Australia’s government officials in Canberra announced that starting from this Thursday, January 5, all arrivals originating in China will have to present proof of negative test results for COVID-19 received no more than 48 hours prior to the trip to Australia.
By imposing a 48-hour testing rule, Australia joined a number of other countries, including the USA, France and the UK, who introduced similar restrictions.
Beijing government condemned the testing requirements as “unfounded and discriminatory” while accusing Western countries of attempting to “sabotage China’s three years of COVID-19 control efforts and attack the country’s system.”
Professor Paul Kelly, Australia’s Chief Medical Officer, advised against mandatory COVID-19 testing for visitors from China, stating “believe that there is sufficient public health rationale to impose any restriction or additional requirements on travelers from China.”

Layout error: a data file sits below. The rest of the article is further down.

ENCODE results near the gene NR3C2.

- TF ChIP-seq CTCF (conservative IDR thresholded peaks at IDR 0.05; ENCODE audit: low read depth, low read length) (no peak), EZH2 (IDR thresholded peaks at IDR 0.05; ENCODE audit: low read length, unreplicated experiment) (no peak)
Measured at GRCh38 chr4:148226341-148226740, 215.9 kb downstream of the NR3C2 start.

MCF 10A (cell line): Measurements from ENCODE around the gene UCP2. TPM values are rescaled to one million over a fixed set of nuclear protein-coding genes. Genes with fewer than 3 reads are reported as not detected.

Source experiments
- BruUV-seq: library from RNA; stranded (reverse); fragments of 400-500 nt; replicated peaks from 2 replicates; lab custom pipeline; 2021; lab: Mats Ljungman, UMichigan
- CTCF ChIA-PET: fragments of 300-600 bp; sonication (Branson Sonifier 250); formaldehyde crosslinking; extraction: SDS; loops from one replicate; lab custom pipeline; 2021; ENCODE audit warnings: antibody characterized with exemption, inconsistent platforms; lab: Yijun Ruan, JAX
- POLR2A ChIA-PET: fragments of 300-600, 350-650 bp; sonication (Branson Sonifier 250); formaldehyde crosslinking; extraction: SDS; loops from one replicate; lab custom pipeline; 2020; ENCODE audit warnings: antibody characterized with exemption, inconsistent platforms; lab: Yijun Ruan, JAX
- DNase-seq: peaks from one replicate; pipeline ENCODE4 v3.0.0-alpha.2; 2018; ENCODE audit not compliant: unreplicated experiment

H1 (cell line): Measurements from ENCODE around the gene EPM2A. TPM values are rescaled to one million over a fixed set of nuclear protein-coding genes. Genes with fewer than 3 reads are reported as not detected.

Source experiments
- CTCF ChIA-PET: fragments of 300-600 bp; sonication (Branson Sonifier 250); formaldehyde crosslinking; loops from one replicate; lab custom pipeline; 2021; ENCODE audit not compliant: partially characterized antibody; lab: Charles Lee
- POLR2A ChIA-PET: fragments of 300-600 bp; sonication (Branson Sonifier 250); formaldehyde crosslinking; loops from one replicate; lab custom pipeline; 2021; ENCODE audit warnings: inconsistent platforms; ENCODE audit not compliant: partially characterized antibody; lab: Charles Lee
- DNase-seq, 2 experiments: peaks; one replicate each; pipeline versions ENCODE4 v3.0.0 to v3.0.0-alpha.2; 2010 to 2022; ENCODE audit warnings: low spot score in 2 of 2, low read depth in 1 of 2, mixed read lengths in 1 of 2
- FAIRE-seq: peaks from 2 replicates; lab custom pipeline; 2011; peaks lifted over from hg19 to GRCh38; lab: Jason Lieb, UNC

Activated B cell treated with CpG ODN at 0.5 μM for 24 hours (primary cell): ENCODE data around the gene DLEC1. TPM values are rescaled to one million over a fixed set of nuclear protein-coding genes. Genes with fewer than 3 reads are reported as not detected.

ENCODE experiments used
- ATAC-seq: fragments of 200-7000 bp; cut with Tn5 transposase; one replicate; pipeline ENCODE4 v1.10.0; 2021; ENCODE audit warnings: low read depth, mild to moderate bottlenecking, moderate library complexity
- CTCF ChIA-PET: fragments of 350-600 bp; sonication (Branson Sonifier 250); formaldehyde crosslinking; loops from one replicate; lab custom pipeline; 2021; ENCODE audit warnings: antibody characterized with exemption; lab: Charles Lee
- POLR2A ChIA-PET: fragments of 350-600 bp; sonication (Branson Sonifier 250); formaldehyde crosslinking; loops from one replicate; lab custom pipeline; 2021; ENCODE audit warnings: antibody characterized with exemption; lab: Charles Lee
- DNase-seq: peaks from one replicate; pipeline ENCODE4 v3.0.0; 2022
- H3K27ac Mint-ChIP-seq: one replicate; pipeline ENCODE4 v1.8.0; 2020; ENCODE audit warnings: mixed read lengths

The country’s opposition leader Peter Dutton has accused the government of ignoring Chief Medical Officer’s advice, demanding the explanation from Prime Minister Anthony Albanese why he was not following this recommendation.
“The last thing our country needs is a panicked response from a government that doesn’t have a plan and, frankly, over the last week, has been making it up as they go along,” said Dutton in a statement, adding that new restrictions “disrupt families and businesses.”
“Australians expect that their government is prepared for situations like this; instead, we are left with chaos and confusion,” added Dutton.
According to western media reports, almost 250 million people in China may have contracted COVID-19 in the first 20 days of December.
However, China’s National Health Commission officially reported only 62,592 symptomatic COVID-19 cases for that period, while the country’s Foreign Ministry spokesman Wang Wenbi described the “epidemic situation” as “predictable and under control.”